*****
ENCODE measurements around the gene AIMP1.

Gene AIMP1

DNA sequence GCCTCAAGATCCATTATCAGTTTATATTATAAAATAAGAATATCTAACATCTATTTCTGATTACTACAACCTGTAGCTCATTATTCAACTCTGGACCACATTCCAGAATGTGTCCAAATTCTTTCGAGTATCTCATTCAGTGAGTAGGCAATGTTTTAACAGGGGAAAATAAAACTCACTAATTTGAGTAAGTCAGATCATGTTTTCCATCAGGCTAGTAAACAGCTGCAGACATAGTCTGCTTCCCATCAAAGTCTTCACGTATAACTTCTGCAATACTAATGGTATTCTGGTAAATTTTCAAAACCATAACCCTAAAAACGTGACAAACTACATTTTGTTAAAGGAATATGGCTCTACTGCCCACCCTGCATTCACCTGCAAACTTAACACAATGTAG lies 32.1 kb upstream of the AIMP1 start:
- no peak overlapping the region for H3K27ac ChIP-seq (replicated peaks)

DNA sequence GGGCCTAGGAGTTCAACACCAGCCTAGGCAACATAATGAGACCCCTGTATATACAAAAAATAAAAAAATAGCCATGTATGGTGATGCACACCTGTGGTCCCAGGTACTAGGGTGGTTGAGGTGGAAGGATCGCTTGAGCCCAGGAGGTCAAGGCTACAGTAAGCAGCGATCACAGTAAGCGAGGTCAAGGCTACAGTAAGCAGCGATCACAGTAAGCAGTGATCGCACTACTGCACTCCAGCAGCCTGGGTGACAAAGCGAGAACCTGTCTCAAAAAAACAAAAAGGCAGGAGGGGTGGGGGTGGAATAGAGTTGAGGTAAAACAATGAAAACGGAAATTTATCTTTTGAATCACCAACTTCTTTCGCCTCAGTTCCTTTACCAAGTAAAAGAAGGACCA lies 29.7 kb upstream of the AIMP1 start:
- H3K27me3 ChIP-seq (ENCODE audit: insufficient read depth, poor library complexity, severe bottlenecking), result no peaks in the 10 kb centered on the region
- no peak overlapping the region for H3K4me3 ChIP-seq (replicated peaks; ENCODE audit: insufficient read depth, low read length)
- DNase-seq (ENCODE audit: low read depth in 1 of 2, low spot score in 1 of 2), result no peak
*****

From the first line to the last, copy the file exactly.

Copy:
ENCODE measurements around the gene AIMP1.

Gene AIMP1

DNA sequence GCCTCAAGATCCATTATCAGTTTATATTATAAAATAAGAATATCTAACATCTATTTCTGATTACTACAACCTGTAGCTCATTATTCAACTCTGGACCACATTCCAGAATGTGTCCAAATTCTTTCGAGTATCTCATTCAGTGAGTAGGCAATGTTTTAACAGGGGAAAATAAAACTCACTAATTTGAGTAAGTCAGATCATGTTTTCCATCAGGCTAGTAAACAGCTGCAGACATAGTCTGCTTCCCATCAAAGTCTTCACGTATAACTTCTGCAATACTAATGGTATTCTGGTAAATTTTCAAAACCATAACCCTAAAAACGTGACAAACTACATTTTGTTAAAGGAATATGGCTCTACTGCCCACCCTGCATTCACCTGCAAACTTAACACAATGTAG lies 32.1 kb upstream of the AIMP1 start:
- no peak overlapping the region for H3K27ac ChIP-seq (replicated peaks)

DNA sequence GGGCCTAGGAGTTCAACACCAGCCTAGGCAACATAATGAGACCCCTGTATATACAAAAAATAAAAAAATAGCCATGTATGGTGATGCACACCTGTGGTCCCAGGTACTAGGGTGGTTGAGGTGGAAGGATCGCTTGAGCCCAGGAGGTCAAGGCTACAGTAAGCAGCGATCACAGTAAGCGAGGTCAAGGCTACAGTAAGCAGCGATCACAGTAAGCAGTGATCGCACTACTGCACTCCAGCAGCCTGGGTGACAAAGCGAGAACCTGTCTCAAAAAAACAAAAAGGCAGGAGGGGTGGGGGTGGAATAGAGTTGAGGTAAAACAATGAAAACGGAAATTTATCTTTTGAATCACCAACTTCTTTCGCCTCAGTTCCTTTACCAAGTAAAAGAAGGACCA lies 29.7 kb upstream of the AIMP1 start:
- H3K27me3 ChIP-seq (ENCODE audit: insufficient read depth, poor library complexity, severe bottlenecking), result no peaks in the 10 kb centered on the region
- no peak overlapping the region for H3K4me3 ChIP-seq (replicated peaks; ENCODE audit: insufficient read depth, low read length)
- DNase-seq (ENCODE audit: low read depth in 1 of 2, low spot score in 1 of 2), result no peak